3-D Printed Shoes Give Racehorses A Titanium Lift
How fast could Secretariat go on lightweight titanium horseshoes?
A lucky horse in Melbourne, Australia, nicknamed “Titanium Prints,” is walking around with a spring in his step now that he’s been outfitted for a brand new pair of purple titanium horseshoes, 3-D printed for him by researchers from Australia’s Commonwealth Scientific and Industrial Research Organisation.
Horseshoes are usually pretty hefty hunks of metal, most often made of either steel or aluminum. For a horse that’s out rounding up cattle or going on meandering trail rides, a few extra pounds doesn’t make much of a difference, but for a racehorse, every ounce of effort it takes to lift up those feet puts seconds on the clock. So ol’ Titanium Prints got his hooves scanned by a handheld 3-D scanner, and his new set of custom shoes were printed in about a day.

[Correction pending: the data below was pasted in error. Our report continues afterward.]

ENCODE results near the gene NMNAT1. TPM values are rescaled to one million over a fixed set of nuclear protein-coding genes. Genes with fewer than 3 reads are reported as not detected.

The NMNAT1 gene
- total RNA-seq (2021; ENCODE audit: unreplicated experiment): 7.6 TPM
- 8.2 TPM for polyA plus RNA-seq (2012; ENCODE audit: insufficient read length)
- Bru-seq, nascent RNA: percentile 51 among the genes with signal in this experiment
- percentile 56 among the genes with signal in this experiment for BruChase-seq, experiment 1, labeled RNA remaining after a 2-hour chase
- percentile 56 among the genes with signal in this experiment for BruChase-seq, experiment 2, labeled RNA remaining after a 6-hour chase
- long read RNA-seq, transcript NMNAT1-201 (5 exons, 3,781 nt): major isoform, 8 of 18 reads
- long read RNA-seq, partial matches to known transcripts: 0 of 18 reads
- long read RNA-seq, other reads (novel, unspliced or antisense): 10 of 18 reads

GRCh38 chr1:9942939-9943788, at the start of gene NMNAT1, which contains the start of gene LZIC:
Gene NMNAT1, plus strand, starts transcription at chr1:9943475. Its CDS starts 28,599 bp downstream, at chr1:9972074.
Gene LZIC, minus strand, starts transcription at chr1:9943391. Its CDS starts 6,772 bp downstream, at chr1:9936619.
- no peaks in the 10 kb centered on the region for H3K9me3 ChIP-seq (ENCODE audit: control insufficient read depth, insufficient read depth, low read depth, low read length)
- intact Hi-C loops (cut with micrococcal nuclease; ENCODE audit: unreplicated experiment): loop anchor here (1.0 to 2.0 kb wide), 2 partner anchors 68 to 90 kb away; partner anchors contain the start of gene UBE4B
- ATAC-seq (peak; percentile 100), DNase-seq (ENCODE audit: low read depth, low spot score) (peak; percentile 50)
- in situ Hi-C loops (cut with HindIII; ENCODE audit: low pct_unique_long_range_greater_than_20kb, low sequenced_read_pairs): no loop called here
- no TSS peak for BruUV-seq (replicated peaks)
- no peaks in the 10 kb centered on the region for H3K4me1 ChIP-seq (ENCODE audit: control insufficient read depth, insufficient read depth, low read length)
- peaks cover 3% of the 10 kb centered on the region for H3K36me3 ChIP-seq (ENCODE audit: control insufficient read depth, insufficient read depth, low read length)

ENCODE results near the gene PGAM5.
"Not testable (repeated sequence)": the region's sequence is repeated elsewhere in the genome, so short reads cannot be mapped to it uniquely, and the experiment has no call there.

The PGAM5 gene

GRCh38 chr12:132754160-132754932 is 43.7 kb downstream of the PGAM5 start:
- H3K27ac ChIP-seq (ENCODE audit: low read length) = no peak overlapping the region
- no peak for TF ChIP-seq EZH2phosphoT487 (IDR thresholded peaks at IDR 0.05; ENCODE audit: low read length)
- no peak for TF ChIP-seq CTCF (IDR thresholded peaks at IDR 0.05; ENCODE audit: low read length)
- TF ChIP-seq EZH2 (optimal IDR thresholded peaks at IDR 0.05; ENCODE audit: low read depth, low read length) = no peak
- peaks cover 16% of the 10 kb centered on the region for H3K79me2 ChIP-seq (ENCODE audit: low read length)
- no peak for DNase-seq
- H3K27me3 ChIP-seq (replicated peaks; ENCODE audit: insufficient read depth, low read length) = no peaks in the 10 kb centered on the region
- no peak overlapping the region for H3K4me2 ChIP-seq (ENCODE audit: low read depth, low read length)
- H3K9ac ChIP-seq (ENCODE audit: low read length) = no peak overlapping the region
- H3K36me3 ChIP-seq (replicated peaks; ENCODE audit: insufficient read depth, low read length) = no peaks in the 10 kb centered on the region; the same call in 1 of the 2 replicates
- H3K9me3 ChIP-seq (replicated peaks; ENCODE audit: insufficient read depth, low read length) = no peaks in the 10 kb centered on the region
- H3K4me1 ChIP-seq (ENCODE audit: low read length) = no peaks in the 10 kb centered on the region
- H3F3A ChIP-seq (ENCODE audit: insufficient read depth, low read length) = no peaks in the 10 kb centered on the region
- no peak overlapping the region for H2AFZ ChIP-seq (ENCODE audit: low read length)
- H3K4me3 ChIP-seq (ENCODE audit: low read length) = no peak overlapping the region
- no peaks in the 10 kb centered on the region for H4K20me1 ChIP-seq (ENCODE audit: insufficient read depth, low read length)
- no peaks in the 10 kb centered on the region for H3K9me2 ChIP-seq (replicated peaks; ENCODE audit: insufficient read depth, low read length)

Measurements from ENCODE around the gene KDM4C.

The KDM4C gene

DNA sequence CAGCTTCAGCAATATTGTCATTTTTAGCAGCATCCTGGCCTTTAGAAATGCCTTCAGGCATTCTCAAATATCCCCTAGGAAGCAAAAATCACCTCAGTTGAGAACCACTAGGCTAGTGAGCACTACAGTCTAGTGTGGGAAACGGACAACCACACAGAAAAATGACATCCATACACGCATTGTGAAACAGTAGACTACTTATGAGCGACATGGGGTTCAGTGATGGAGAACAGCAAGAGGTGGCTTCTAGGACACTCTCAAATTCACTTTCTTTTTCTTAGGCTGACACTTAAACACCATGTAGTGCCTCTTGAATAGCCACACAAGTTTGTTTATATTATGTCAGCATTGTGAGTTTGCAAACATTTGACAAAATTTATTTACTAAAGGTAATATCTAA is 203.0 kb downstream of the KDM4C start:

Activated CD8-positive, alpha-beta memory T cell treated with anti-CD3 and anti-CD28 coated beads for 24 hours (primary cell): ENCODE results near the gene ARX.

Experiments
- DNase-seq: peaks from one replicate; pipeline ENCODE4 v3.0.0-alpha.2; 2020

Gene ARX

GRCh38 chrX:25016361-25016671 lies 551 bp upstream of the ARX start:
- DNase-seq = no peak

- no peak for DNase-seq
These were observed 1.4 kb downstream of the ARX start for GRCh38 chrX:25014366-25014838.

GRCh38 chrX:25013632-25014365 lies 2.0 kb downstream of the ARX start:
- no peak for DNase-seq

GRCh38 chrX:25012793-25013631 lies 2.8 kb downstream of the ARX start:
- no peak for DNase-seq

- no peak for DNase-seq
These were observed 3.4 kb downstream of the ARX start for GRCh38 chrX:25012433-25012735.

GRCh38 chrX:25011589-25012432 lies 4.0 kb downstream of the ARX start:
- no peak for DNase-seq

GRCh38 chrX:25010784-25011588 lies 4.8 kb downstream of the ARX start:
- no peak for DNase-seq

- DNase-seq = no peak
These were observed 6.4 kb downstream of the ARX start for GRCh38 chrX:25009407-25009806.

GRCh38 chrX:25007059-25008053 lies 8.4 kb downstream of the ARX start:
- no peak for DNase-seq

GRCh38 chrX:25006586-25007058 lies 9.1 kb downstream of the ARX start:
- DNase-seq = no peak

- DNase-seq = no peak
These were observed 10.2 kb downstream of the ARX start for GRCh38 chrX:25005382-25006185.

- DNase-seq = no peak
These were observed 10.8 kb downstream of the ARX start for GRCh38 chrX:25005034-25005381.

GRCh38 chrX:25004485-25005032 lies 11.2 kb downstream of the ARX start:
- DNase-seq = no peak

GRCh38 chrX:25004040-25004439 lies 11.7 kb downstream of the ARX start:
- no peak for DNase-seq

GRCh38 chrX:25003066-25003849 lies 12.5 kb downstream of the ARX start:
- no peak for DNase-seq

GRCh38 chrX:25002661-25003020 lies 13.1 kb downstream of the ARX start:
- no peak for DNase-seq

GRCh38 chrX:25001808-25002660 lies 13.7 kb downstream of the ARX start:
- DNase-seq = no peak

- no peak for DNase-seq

The titanium horseshoes weigh about half of what a traditional aluminum shoe does, and costs about $600 for a set of four. That’s a lot more expensive than a regular old horseshoe (these cost about $15 each), but what’s a few hundred bucks in pursuit of thousands or even millions of dollars in winnings? Plus, fun colors!